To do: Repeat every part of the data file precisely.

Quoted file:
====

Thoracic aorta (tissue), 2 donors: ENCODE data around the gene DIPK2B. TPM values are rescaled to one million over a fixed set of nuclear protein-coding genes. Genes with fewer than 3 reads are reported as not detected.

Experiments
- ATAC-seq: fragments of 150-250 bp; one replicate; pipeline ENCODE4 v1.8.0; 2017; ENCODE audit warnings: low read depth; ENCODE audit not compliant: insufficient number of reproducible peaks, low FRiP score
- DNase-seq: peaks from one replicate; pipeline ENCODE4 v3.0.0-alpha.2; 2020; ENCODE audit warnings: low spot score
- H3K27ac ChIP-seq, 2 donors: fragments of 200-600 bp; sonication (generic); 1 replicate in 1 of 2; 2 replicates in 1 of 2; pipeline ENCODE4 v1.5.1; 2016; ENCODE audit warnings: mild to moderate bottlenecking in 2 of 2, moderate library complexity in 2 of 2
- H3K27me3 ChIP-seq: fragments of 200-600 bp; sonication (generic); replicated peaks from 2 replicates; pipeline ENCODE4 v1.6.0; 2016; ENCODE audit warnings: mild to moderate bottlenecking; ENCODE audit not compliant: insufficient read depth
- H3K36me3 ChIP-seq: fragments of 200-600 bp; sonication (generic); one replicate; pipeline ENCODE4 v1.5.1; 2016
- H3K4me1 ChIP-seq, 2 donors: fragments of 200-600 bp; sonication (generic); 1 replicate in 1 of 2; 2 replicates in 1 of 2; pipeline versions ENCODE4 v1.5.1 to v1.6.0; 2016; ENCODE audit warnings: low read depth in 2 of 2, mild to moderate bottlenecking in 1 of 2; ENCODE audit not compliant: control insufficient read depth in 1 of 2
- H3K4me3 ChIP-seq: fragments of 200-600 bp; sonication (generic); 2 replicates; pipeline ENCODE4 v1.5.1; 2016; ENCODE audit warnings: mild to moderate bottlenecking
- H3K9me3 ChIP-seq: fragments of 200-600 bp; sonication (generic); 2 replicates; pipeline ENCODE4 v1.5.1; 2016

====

Thoracic aorta (tissue), 2 donors: ENCODE data around the gene DIPK2B. TPM values are rescaled to one million over a fixed set of nuclear protein-coding genes. Genes with fewer than 3 reads are reported as not detected.

Experiments
- ATAC-seq: fragments of 150-250 bp; one replicate; pipeline ENCODE4 v1.8.0; 2017; ENCODE audit warnings: low read depth; ENCODE audit not compliant: insufficient number of reproducible peaks, low FRiP score
- DNase-seq: peaks from one replicate; pipeline ENCODE4 v3.0.0-alpha.2; 2020; ENCODE audit warnings: low spot score
- H3K27ac ChIP-seq, 2 donors: fragments of 200-600 bp; sonication (generic); 1 replicate in 1 of 2; 2 replicates in 1 of 2; pipeline ENCODE4 v1.5.1; 2016; ENCODE audit warnings: mild to moderate bottlenecking in 2 of 2, moderate library complexity in 2 of 2
- H3K27me3 ChIP-seq: fragments of 200-600 bp; sonication (generic); replicated peaks from 2 replicates; pipeline ENCODE4 v1.6.0; 2016; ENCODE audit warnings: mild to moderate bottlenecking; ENCODE audit not compliant: insufficient read depth
- H3K36me3 ChIP-seq: fragments of 200-600 bp; sonication (generic); one replicate; pipeline ENCODE4 v1.5.1; 2016
- H3K4me1 ChIP-seq, 2 donors: fragments of 200-600 bp; sonication (generic); 1 replicate in 1 of 2; 2 replicates in 1 of 2; pipeline versions ENCODE4 v1.5.1 to v1.6.0; 2016; ENCODE audit warnings: low read depth in 2 of 2, mild to moderate bottlenecking in 1 of 2; ENCODE audit not compliant: control insufficient read depth in 1 of 2
- H3K4me3 ChIP-seq: fragments of 200-600 bp; sonication (generic); 2 replicates; pipeline ENCODE4 v1.5.1; 2016; ENCODE audit warnings: mild to moderate bottlenecking
- H3K9me3 ChIP-seq: fragments of 200-600 bp; sonication (generic); 2 replicates; pipeline ENCODE4 v1.5.1; 2016